Hepatitis can be acute or chronic (usually defined with a duration of> 6 months). Most cases of acute viral hepatitis heal spontaneously, but some make a history of chronic hepatitis.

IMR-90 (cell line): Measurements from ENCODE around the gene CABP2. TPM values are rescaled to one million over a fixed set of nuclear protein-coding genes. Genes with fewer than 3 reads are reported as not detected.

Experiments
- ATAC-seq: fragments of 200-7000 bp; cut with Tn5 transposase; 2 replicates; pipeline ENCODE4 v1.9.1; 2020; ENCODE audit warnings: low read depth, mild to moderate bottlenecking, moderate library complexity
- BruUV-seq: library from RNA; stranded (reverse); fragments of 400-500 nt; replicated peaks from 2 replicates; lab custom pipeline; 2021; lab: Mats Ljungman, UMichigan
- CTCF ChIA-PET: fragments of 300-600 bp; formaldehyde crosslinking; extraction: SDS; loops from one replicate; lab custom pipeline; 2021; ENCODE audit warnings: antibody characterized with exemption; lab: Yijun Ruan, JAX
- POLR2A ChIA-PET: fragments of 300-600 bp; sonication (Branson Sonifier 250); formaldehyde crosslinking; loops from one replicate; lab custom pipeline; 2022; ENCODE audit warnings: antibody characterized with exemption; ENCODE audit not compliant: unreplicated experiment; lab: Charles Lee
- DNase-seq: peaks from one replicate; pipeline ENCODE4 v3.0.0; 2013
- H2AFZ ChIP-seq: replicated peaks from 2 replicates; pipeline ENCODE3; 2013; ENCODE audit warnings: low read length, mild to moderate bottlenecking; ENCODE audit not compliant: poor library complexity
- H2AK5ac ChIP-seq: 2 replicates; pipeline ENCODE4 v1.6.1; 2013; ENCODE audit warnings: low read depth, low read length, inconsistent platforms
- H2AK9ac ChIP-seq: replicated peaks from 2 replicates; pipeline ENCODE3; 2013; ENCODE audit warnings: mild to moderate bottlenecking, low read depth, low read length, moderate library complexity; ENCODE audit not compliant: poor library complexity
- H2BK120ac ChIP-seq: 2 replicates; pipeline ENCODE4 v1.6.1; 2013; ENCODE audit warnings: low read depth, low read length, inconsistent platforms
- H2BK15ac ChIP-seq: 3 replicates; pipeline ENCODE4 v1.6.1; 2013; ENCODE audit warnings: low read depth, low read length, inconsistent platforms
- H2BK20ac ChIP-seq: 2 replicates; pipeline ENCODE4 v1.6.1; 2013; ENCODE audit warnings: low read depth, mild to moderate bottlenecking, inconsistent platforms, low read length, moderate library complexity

Under a hepatitis refers to inflammation of the liver which is characterized by diffuse or patchy necrosis distributed. Hepatitis can be acute or chronic (usually defined with a duration of> 6 months). Most cases of acute viral hepatitis heal spontaneously, but some make a history of chronic hepatitis. Common Causes Common causes of hepatitis are specific hepatitis viruses alcohol drugs (eg, isoniazid.) Known least five different hepatitis viruses (see Table: Characteristics of hepatitis viruses). Other, as yet unidentified viruses probably also cause acute viral hepatitis. Less common causes Among the less common causes of hepatitis include other viruses (eg. As infectious mononucleosis, yellow fever, cytomegalovirus) and leptospirosis. Parasitic infections (eg. As schistosomiasis, malaria, amebiasis), pyogenic infections and abscesses that affect the liver are not considered as hepatitis. Liver involvement in tuberculosis and other granulomatous infiltrations are sometimes called granulomatous hepatitis, but the clinical, biochemical and histological picture is different from that in the diffuse hepatitis. Various systemic infections and other diseases can cause the liver small local inflammation or necrosis. These non-specific reactive hepatitis cause little disturbance of liver function, but remain mostly asymptomatic. Some forms of non-infectious liver inflammation and hepatic infections are summarized in Selected diseases or pathogens with liver inflammation. Selected diseases or pathogens with inflammation of the liver disease or pathogen manifestations viruses cytomegalovirus In newborns: hepatomegaly, jaundice, congenital defects in adults: mononucleosis-like illness with hepatitis; Post transfusion may occur Epstein-Barr Clinical Infectious mononucleosis hepatitis with jaundice at 5-10%; subclinical involvement of the liver in 90-95% of cases Acute Hepatitis Other liver infection simplex sometimes severe in young adults IGelbfieberI jaundice, systemic toxicity, bleeding necrosis with little inflammatory reaction occasionally due to infection with echovirus or coxsackie virus, varicella, herpes, rubella or measles bacteria IAktinomykoseI granulomatous reaction of the liver with progressive necrotizing abscesses Purulent abscess Severe infection acquired through portals pyaemia, cholangitis or by hematogenous spread or direct; caused due to various, especially gram-negative and anaerobic pathogens disease and toxicity, but only mild liver dysfunction tuberculosis liver involvement (often, usually subclinical) with granulomatous infiltration; Jaundice (rare) disproportionately elevated alkaline phosphatase Other hepatitis of lesser severity in many systemic infections (often, usually subclinical) Fungi histoplasmosis granulomas in liver and spleen (usually subclinical) that heal by calcification Other Granulomatous infiltration, sometimes with cryptococcosis, coccidioidomycosis, blastomycosis or other infections occurs Protozoa amebiasis * Important disease, often with no apparent dysentery Usually a single large abscess with liquefaction Systemic diseases, painful pressure hepatomegaly, remarkably low hepatic impairment malaria A common cause of hepatosplenomegaly in endemic areas jaundice missing or lightly unless there is an active hemolysis Transplacental prior toxoplasmosis infection In neonates: jaundice, CNS and other systemic manifestations Vis zerale leishmaniasis infiltration of the reticuloendothelial system by parasites, hepatosplenomegaly helminths ascariasis bile duct obstruction One or more cysts that have a calcified rim generally and large size can be by adult worms, parenchymal granulomas caused by larvae Clonorchiasis infection of the biliary tract, cholangitis, stones, cholangiocarcinoma Echinokokkose but are often asymptomatic and liver function can not interfere in the Abdominal cavity, or biliary tract rupture fascioliasis Acute: pressure-sensitive pain hepatomegaly, fever, eosinophilia Chronic: biliary fibrosis, cholangitis Schistosomiasis Periportal granulomatous reaction to eggs with progressive hepatosplenomegaly, so-called Pipestem fibrosis, portal hypertension and varices Hepatocellular function is maintained; fake cirrhosis toxocariasis Larva migrans visceral hepatomegaly with granulomas, eosinophilia spirochetes leptospirosis acute fever, fatigue, jaundice, bleeding, kidney damage liver necrosis (often mild despite severe jaundice) Syphilis Congenital: Neonatal hepatosplenomegaly, fibrosis Acquired: Variable hepatitis in the secondary stage, gummas with irregular scars tertiary stage relapsing fever Borrelia infection Systemic symptoms, hepatomegaly, sometimes jaundice Unknown Idiopathic granulomatous hepatitis Active, chronic granulomatous inflammation of unknown cause (sarcoidosis variant?) Can especially systemic symptoms (eg. cause as fever, malaise) and can occur when certain drugs are used sarcoidosis granulomatous infiltration (often, usually subclinical), jaundice (rare) Occasionally, progressive inflammation with scarring and portal hypertension ulcerative colitis, Crohn’s disease spectrum of liver diseases, especially ulcerative colitis; includes periportal inflammation (pericholangitis), sclerosing cholangitis, cholangiocarcinoma and autoimmune hepatitis poor correlation between hepatic function and activity of the bowel disease * to distinguish from amebiasis by serological tests for amoebae and direct percutaneous abscess aspiration.